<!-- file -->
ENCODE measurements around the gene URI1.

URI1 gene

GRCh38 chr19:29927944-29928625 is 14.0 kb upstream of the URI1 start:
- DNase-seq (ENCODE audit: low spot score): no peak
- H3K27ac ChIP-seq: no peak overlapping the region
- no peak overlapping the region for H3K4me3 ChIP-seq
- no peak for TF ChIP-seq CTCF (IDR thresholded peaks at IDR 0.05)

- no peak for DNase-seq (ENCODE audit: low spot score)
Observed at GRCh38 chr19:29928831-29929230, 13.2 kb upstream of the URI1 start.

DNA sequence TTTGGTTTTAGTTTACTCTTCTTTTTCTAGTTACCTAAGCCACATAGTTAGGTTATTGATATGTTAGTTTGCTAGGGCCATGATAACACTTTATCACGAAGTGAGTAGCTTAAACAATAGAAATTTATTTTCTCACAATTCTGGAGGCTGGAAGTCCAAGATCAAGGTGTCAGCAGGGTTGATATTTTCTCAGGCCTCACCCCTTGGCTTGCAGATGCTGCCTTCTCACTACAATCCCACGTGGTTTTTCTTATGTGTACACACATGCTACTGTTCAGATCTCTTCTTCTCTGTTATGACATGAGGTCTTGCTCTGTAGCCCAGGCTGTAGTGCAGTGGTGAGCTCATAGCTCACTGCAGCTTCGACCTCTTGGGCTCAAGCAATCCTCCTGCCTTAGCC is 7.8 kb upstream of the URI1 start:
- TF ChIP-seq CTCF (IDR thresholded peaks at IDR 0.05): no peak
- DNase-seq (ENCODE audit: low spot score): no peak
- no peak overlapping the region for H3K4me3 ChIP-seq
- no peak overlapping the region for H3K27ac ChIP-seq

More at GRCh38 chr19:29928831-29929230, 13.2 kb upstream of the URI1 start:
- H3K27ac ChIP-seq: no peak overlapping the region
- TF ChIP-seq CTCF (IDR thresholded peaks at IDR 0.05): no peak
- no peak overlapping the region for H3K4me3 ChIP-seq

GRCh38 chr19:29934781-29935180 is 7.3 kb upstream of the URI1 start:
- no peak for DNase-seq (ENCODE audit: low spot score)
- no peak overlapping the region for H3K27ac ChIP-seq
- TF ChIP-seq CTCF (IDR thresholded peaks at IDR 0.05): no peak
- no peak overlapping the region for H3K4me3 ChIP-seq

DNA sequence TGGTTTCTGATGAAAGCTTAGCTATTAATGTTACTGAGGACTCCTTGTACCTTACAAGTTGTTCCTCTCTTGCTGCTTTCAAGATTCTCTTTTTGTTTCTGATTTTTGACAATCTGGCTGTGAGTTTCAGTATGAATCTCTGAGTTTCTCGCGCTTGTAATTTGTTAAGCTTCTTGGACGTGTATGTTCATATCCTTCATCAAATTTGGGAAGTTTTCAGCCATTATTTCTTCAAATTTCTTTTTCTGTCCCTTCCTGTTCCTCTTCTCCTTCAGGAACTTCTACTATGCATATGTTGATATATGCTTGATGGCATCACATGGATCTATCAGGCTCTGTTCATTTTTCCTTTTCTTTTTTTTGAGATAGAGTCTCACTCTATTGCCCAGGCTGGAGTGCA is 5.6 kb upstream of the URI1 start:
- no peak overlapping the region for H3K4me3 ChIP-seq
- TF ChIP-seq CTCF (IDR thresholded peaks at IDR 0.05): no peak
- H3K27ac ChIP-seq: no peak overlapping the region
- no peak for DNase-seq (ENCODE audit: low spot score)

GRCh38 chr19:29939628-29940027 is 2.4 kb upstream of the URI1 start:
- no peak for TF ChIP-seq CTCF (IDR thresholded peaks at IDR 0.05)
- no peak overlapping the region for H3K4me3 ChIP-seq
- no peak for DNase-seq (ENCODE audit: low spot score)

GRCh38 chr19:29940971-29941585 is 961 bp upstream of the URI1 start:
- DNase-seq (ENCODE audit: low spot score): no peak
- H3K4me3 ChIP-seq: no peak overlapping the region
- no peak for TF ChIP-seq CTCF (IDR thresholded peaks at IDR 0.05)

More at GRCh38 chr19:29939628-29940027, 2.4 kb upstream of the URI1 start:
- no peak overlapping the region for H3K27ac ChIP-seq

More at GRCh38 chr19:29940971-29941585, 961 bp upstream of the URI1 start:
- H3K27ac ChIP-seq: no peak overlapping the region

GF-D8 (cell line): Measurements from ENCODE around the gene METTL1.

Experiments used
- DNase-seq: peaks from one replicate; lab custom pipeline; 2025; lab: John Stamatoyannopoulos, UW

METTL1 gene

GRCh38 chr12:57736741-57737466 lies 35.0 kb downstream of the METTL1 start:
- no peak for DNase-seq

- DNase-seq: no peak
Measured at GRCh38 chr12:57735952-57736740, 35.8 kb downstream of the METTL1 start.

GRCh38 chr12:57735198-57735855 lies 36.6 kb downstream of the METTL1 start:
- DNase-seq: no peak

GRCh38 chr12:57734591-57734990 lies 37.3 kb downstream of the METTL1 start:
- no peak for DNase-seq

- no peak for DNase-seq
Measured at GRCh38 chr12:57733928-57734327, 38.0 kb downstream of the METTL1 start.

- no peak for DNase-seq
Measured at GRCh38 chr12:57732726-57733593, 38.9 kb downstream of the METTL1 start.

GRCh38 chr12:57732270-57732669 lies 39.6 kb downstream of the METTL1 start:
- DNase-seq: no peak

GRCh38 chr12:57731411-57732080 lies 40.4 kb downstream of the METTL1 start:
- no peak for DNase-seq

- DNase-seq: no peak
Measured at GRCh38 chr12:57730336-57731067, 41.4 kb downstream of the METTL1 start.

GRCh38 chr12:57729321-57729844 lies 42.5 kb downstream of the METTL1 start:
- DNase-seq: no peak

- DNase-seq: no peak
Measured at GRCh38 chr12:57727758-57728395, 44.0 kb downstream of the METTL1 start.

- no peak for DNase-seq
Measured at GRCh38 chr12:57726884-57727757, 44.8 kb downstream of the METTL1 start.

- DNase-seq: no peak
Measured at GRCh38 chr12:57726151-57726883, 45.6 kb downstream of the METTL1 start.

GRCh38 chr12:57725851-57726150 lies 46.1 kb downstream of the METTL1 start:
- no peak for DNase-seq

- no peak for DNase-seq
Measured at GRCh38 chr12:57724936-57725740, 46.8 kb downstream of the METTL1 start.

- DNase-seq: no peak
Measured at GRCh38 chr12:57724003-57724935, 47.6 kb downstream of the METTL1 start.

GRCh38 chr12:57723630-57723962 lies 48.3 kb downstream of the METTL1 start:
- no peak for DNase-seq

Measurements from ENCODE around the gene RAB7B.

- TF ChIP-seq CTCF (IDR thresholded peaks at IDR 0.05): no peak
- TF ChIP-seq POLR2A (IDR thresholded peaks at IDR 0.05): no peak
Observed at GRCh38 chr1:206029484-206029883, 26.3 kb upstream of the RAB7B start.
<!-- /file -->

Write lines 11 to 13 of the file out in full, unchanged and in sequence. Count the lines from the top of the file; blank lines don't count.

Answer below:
- TF ChIP-seq CTCF (IDR thresholded peaks at IDR 0.05): no peak
- DNase-seq (ENCODE audit: low spot score): no peak
- no peak overlapping the region for H3K4me3 ChIP-seq